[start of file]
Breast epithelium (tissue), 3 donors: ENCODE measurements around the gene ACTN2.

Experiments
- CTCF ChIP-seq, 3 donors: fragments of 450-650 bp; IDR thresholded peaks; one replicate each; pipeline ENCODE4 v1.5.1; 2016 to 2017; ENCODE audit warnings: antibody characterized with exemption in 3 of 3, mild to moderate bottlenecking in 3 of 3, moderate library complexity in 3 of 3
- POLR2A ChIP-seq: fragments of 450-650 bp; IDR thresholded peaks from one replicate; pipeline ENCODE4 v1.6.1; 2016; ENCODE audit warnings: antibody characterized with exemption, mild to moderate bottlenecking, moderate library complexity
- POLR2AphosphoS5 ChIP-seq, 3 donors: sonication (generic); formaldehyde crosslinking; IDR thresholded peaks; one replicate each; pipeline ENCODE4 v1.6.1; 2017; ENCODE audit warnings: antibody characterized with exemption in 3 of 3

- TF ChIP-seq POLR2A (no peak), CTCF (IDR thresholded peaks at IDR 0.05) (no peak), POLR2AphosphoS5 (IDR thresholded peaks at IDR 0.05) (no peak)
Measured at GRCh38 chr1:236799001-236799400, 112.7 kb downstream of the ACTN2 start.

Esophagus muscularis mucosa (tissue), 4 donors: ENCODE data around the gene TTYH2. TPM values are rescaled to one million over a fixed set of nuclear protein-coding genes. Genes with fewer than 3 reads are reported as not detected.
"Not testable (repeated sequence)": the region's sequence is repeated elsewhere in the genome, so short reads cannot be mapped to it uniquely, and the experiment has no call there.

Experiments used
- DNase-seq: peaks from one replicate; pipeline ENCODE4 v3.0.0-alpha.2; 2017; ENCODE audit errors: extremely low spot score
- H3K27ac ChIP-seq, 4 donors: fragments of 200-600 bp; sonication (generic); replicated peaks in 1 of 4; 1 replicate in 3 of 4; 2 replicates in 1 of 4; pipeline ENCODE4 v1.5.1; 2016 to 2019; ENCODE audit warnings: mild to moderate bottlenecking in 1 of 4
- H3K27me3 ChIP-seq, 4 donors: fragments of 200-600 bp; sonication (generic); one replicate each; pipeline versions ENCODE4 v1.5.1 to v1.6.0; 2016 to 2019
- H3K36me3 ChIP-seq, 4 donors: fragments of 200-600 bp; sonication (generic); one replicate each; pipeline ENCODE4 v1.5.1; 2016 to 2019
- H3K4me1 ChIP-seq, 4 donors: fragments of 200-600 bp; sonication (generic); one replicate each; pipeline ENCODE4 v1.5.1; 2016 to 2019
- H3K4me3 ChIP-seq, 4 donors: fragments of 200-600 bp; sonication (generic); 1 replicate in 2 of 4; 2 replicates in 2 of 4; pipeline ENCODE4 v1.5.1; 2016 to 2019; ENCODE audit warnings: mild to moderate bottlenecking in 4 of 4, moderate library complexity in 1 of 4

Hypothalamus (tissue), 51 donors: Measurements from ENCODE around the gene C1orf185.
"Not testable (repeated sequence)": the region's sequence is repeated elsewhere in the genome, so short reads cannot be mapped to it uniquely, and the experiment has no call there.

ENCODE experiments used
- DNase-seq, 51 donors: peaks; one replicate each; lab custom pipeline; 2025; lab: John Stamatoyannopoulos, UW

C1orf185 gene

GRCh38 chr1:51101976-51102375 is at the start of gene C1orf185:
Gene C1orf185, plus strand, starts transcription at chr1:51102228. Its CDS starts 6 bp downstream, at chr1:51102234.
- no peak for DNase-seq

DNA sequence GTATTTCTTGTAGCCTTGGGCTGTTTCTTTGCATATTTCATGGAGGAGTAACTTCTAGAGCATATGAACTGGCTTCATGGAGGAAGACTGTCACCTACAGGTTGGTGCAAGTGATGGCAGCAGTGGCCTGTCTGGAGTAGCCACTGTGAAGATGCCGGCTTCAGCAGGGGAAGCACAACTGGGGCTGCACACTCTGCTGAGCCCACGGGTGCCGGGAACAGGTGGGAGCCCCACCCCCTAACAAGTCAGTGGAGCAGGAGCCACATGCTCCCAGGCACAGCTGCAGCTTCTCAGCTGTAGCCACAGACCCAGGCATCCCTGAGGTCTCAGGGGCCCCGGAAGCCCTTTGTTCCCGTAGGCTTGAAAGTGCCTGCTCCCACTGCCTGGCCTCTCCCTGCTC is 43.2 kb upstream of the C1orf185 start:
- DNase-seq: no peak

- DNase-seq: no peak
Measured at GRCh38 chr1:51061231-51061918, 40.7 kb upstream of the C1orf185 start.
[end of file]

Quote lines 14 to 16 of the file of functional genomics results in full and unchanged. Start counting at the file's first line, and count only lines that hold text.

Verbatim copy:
- H3K36me3 ChIP-seq, 4 donors: fragments of 200-600 bp; sonication (generic); one replicate each; pipeline ENCODE4 v1.5.1; 2016 to 2019
- H3K4me1 ChIP-seq, 4 donors: fragments of 200-600 bp; sonication (generic); one replicate each; pipeline ENCODE4 v1.5.1; 2016 to 2019
- H3K4me3 ChIP-seq, 4 donors: fragments of 200-600 bp; sonication (generic); 1 replicate in 2 of 4; 2 replicates in 2 of 4; pipeline ENCODE4 v1.5.1; 2016 to 2019; ENCODE audit warnings: mild to moderate bottlenecking in 4 of 4, moderate library complexity in 1 of 4